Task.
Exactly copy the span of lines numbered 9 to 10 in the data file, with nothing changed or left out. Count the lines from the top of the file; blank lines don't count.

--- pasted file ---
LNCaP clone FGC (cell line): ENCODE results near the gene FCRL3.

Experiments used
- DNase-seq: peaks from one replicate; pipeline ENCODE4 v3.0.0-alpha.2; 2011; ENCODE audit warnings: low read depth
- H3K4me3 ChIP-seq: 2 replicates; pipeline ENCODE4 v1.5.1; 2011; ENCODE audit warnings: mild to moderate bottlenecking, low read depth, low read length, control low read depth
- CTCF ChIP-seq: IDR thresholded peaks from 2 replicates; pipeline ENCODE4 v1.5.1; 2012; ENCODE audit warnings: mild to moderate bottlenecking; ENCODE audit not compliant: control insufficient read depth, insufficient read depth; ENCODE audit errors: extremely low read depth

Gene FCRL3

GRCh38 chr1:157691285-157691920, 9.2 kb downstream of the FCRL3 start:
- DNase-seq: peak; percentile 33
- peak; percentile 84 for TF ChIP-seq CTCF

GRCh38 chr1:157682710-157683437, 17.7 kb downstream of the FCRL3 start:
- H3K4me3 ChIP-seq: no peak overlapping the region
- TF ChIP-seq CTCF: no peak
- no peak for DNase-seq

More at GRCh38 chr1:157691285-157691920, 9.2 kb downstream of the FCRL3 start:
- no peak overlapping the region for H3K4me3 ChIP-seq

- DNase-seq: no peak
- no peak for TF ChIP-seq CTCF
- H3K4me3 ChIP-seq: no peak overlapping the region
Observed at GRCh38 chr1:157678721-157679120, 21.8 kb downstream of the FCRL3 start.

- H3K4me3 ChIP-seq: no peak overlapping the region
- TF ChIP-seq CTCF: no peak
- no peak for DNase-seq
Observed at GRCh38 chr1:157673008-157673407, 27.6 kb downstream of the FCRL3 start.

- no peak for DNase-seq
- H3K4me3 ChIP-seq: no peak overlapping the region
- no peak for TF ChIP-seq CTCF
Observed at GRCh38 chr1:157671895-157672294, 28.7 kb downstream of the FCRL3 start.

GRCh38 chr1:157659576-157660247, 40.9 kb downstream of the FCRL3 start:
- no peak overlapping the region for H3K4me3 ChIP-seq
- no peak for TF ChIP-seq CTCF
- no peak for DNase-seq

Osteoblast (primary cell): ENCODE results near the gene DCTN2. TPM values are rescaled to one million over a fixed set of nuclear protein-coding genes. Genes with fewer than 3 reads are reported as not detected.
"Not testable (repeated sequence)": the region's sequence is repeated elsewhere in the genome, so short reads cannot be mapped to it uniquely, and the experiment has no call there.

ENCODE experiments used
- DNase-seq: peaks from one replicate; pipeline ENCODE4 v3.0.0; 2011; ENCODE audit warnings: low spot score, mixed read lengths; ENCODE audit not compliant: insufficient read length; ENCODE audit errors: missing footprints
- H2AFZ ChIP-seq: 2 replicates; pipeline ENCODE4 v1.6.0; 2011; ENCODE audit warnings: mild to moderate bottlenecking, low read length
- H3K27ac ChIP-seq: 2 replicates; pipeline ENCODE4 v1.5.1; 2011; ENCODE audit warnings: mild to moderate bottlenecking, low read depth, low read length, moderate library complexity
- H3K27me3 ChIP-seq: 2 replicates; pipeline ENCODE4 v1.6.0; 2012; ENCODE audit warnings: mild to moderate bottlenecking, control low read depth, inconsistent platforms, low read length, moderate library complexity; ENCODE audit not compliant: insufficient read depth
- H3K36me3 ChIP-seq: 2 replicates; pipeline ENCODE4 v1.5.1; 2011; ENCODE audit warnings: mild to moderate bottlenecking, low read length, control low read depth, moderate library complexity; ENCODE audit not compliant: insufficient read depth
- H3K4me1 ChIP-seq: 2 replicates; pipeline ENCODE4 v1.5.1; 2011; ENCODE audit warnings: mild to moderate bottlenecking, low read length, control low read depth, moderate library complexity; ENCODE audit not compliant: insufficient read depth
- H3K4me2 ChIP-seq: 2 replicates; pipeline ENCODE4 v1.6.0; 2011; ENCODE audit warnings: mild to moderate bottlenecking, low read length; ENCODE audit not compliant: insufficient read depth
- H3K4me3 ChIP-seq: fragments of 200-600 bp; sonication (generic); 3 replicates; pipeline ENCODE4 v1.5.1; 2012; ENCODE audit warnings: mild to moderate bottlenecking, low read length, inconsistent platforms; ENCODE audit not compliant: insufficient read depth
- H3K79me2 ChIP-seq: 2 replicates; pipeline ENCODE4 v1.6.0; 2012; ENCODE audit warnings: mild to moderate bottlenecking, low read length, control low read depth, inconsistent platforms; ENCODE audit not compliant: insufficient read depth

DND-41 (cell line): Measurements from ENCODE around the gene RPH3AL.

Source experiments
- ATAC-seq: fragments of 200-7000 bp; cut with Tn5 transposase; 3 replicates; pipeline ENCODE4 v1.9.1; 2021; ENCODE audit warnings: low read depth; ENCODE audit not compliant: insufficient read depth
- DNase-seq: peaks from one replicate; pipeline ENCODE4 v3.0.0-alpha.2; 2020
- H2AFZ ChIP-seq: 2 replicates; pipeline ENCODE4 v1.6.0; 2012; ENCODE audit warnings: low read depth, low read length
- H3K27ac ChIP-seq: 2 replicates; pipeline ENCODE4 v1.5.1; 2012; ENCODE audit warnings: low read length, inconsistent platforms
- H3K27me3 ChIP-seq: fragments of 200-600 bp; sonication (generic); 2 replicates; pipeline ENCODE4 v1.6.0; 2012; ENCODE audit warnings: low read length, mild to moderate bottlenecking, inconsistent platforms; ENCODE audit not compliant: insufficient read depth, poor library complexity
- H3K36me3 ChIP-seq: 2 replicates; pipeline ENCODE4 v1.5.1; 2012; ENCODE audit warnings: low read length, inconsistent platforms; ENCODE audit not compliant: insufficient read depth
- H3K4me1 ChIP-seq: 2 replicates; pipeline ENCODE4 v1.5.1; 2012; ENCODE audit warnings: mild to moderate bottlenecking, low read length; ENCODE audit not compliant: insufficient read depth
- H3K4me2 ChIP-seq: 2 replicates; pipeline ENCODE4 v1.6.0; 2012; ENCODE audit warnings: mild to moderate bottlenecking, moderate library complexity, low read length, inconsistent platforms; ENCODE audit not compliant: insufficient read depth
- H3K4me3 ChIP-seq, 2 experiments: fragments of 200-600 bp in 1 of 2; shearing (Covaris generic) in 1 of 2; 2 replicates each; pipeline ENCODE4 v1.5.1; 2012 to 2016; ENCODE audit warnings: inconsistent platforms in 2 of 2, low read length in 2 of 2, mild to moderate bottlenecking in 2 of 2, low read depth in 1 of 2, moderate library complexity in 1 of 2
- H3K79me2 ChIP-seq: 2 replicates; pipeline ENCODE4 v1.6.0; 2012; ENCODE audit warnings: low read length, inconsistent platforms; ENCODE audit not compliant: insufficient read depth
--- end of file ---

- peak; percentile 84 for TF ChIP-seq CTCF

GRCh38 chr1:157682710-157683437, 17.7 kb downstream of the FCRL3 start: